Many thanks to Cynthia Beall for flagging up this interesting Scientific American piece about the discovery of an osteosarcoma in the toe bone of an as yet unidentified hominin discovered in the Swartkrans Cave and dated to around 1.7 million years ago. The source paper is from the South African Journal of Science. Popular accounts of this find – such as the SciAm piece – seem to find it really interesting that cancer has been found in such an old specimen, citing an orthodox view that much cancer is the direct result of modern life-styles typified by obesity, cigarette and alcohol use, and environmental carcinogens. However, while these factors have increased the incidence of cancer, as has relative longevity, it remains the case that cancer will always occur wherever and whenever cells are dividing. That is, after all, why long-lived massive animals like elephants and whales have multiple copies of the tumour suppressor gene p53. Given the acknowledged occurrence of cancer throughout the animal kingdom it should not come as a surprise when ultra-modern 3-D imaging exposes it in our ancestors. As the paper’s authors say in the Abstract: “The expression of malignant osteosarcoma in the Swartkrans specimen indicates that whilst the upsurge in malignancy incidence is correlated with modern lifestyles, there is no reason to suspect that primary bone tumours would have been any less frequent in ancient specimens. Such tumours are not related to lifestyle and often occur in younger individuals. As such, malignancy has a considerable antiquity in the fossil record, as evidenced by this specimen.”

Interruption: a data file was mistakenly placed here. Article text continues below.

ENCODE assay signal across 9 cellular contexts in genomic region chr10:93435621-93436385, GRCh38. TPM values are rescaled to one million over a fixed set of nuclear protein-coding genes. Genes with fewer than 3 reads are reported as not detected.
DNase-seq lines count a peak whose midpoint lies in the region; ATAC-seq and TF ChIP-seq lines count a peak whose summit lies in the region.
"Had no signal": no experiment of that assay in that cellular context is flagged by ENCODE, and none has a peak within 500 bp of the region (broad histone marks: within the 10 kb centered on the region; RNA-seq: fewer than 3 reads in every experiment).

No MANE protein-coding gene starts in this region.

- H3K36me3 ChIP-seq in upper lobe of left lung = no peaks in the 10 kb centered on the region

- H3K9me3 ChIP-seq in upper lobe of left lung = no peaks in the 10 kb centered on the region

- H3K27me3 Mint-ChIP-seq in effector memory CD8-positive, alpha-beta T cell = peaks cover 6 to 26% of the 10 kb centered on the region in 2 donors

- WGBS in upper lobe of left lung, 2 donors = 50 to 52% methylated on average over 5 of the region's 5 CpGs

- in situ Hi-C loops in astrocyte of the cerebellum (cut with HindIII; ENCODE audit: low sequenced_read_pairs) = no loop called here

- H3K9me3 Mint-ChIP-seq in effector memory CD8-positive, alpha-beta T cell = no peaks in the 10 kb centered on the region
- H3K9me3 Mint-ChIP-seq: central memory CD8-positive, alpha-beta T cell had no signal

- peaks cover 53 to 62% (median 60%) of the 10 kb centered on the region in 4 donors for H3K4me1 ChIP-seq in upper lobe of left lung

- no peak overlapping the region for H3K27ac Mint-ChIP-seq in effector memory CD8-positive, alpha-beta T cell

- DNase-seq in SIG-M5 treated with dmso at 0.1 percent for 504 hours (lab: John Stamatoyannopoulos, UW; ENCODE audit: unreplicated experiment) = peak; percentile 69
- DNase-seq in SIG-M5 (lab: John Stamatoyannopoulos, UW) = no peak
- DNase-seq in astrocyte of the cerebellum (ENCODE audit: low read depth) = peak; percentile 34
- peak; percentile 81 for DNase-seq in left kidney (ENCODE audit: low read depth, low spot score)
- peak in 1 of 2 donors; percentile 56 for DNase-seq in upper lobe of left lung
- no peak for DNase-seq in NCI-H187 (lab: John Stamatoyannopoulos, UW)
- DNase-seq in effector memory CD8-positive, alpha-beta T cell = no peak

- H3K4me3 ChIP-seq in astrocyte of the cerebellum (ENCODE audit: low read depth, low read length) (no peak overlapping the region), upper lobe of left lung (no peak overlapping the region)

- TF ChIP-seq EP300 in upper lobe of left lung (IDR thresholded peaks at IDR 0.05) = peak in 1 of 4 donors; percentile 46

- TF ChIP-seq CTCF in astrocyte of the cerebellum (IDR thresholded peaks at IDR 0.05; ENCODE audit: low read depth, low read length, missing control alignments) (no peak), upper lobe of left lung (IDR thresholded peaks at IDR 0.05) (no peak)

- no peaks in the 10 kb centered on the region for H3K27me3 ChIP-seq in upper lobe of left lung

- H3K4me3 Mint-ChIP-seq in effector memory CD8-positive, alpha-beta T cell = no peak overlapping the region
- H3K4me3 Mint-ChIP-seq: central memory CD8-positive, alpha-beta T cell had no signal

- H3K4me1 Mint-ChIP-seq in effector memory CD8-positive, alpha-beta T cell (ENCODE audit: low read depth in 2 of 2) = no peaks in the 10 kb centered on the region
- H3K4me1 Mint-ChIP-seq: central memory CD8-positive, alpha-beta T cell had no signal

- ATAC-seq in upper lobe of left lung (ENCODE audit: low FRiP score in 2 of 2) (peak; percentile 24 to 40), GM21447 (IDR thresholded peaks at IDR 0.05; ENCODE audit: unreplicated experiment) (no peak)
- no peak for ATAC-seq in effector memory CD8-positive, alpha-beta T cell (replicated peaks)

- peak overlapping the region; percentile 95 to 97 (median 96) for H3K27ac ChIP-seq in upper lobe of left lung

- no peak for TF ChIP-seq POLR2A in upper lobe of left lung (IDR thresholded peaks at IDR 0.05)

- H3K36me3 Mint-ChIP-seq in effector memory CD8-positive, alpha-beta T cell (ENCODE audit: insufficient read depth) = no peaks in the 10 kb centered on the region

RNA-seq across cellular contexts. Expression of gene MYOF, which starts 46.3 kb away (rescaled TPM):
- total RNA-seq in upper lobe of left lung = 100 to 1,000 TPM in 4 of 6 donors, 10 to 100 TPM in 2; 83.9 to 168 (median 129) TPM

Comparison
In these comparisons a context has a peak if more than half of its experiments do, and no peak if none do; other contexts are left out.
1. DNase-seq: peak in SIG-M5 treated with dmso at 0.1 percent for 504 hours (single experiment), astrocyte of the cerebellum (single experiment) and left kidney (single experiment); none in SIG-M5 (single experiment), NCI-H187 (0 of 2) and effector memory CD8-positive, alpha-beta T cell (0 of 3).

For anyone interested there is another popular piece about this discovery, and a twin discovery of bone cancer in a specimen of Australopithecus sediba, in Physorg which has a link to the second paper in SAJC.